, Volume 14, Issue 3, pp 483-494
Date: 27 Sep 2012

Robotic Assembly Processes as a Driver in Architectural Design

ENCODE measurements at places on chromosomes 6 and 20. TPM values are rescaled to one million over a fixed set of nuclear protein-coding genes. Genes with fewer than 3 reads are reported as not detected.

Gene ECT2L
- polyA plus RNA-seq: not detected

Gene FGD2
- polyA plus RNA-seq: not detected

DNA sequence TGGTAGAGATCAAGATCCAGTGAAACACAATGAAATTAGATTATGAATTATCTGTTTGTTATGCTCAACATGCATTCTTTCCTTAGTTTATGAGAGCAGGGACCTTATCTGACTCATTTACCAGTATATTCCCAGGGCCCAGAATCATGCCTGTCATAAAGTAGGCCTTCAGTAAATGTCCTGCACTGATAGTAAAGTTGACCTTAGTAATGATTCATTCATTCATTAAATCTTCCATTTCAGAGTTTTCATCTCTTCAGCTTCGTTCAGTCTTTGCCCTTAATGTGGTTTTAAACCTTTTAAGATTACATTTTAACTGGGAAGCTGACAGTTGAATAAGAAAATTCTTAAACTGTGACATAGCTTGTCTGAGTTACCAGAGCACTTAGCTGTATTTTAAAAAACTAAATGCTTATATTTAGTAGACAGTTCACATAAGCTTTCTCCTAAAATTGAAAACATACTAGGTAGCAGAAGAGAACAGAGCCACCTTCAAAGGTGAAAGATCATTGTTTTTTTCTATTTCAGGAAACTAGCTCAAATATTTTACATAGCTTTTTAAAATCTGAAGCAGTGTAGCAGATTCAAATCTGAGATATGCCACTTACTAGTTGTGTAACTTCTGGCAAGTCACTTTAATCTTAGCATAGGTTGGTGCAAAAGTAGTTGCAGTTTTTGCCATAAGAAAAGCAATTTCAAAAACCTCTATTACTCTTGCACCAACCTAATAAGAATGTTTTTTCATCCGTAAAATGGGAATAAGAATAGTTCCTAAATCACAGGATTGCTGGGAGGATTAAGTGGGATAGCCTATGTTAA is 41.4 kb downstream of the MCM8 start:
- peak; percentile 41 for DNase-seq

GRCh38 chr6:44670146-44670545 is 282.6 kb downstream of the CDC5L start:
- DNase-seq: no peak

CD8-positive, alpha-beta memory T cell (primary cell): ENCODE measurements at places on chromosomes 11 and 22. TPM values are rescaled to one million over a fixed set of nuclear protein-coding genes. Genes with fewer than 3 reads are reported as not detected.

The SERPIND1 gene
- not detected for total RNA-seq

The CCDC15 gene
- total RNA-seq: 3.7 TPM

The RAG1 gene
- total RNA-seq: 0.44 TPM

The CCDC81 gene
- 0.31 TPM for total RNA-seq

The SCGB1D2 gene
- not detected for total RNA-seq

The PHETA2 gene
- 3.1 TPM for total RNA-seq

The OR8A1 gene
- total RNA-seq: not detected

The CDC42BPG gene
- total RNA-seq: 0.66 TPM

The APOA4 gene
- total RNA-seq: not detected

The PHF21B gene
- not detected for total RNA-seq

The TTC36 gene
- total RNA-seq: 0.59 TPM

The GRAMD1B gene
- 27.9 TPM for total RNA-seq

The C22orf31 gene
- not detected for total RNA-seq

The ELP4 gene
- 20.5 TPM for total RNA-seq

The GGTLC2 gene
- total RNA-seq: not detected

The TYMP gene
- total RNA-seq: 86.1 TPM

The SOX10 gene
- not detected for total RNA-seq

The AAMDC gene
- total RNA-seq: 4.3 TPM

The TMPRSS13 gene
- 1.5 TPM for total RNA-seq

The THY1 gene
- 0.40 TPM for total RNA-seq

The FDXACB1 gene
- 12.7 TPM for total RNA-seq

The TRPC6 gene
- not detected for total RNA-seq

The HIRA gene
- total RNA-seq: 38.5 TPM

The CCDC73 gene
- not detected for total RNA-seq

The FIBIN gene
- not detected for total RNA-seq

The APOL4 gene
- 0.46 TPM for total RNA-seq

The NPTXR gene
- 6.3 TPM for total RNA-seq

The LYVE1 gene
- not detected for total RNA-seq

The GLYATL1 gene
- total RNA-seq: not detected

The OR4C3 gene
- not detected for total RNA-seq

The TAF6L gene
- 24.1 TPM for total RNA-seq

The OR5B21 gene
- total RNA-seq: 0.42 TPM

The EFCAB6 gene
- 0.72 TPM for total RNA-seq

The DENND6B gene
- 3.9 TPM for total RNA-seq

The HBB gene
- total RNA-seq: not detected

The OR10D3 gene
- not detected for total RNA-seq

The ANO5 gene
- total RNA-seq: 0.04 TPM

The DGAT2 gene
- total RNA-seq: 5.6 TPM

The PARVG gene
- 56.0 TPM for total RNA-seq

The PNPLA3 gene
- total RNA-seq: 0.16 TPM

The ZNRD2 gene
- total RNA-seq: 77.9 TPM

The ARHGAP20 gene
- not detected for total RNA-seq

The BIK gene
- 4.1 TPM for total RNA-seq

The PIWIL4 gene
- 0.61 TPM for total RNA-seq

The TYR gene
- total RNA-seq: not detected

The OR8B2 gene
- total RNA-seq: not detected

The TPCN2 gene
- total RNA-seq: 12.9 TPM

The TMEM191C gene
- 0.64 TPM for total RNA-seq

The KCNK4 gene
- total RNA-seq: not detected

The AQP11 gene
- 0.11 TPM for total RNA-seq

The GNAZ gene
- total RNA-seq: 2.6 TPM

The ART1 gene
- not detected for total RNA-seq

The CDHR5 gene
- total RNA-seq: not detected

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Over the last couple of years industrial robots have increasingly gained the interest of architects and designers. Robotics in architecture and construction has mainly been looked at from an engineering perspective during the latter half of the twentieth century, with the main purpose of automating the building process. Today the focus has turned towards realizing non-standardized designs and developing custom fabrication processes. However, the specific characteristics of the robot, which distinguish it from common computer numerically controlled machines, are often overlooked. Industrial robots are universal fabrication machines that lend themselves especially well to assembly tasks. Applied to architecture this resolves to the ability to control and manipulate the building process. As such, applying industrial robots emphasizes construction as an integral part of architectural design. Moreover, designing and manipulating robotic assembly processes can become a driver in architectural design. The potential of such an approach is discussed on the basis of several design experiments that illustrate that by applying such methods, form is not derived from computation or geometry, but from a physical process.